New Blog Post From Jerry Lynch

Jerry Lynch, author of The Competitive Buddha, has written a new blog post where he shares an excerpt of one of the Buddhist Eightfold Path’s leadership values he discusses in his book.

RIGHT SPEECH FOR SERVANT LEADER

 Here is a new excerpt on one of the Buddhist Eightfold Path’s leadership values. I will do a few more but not all. Here we go.

According to the mindful leader, right speech involves five conditions: speak at the right time, speak only the truth, speak gently without hardness, speak words that benefit others and speak with loving kindness, avoiding all maliciousness. The key factor in Right Speech is the creating of harmony and happiness among those you lead while at the same time avoiding harmful words to reduce suffering. All of this is relevant when speaking to oneself as well.

The basic rule of thumb for Right Speech is if it is helpful, true, factual, timely and pleasing, then you may say it. If something is not pleasing, yet helpful, true and factual, you may need to choose the right time to say it. All Right Speech needs to be pleasing. All Right Speech gives rise to peace, happiness and connection in oneself and others. If you as coach get off this path, that’s fine but know that with such awareness you can choose to get right back on track.

Sports leadership is a perfect venue to provide many opportunities to practice Right Speech. In the cultures I help coach teams we choose to compete and live by values that enhance how we relate and speak to one another. Respect, compassion, joy, selflessness, love, trust, mindfulness and positivity help to create environments where Right Speech can proliferate. There is no room for whining, drama or harsh behavior in places that wish to inspire mastery.

Right Speech is rooted in the fundamental belief that we truly care for one another. Masterful performance and mindful leadership in sports is all about such caring. Steve Kerr, head coach of the champion Golden State Warriors, told me recently that “I want to make sure that my guys feel valued, respected, important and relevant.” When they feel this way, magic happens and they compete at higher levels. But how does he do this? How do any of us make this happen?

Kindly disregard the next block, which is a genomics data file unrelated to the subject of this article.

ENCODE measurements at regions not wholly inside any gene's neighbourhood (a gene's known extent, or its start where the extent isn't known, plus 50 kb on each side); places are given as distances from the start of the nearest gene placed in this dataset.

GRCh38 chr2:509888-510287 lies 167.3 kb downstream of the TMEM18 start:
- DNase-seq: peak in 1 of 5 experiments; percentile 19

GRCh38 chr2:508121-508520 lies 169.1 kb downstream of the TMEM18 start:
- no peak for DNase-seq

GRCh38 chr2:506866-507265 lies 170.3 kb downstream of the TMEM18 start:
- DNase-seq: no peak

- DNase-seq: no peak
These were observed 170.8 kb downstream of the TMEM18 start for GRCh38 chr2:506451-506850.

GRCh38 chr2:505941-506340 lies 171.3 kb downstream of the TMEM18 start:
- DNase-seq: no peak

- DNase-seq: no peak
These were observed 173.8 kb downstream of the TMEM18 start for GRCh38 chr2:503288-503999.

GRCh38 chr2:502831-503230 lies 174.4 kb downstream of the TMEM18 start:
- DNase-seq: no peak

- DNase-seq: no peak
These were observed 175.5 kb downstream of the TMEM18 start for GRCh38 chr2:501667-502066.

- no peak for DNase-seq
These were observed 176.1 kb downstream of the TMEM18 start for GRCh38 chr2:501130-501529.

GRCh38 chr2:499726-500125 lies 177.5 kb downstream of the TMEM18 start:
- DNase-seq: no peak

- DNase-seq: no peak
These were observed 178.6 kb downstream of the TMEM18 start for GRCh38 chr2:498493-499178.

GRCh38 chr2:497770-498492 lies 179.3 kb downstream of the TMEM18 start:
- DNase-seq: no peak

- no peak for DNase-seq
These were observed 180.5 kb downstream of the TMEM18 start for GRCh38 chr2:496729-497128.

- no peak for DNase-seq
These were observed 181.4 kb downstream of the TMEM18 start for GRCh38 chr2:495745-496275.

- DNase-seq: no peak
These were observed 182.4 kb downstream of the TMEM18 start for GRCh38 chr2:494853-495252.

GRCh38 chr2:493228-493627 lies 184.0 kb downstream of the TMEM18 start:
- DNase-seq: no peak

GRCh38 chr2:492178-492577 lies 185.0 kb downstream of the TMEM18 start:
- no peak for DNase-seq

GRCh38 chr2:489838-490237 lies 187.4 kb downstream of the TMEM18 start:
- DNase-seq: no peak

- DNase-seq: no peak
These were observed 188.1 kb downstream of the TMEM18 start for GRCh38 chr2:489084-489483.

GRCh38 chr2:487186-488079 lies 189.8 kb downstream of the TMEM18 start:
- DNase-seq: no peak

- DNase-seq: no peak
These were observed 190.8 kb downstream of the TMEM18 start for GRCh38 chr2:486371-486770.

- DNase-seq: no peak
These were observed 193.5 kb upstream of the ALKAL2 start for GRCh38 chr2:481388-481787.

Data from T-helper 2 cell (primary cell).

How can we best demonstrate our caring for each other? It’s not about connecting my professional coaching head to your head. It’s about connecting my human heart to your human heart using Right Speech. The following can help you to better understand this factor in your coaching.

To connect my heart to yours, I imagine that I open the little door to my heart and become mindful of how I care for you. This “open door” policy reminds me to be caring, genuine, authentic, and vulnerable. I can then use Right Speech such as “I love being with you. There’s not another team (person) I’d rather be with than you right now.”

How does that make you feel? How do you think your athletes would feel if they heard this? Have you ever said this to an athlete? Why not? To not do this, there’s a chance you could lose them. To do it, you increase the chance of getting your team to go the distance, to work harder, to be loyal, and become mentally

tougher. Performance on and off the court is all about how the coach leads with Right Speech; how you feel is how you’ll perform. It’s really quite simple. When you care for your athletes like this, they reach their full potential. How you impact another, with regard to how they feel can be determined by what I call the RIVER effect.

Having kindness through Right Speech for all others is what the RIVER effect is truly about. The RIVER effect is a five-letter acronym that I use consistently as a reminder for me to be mindful and extend kindness to all my relationships. It helps me to connect and care more deeply. I do what I can to help others feel the RIVER and what it represents. In that regard, I want others to feel relevant, remarkable, important, inspired, valued, validated, empowered, excited, respected, and revered.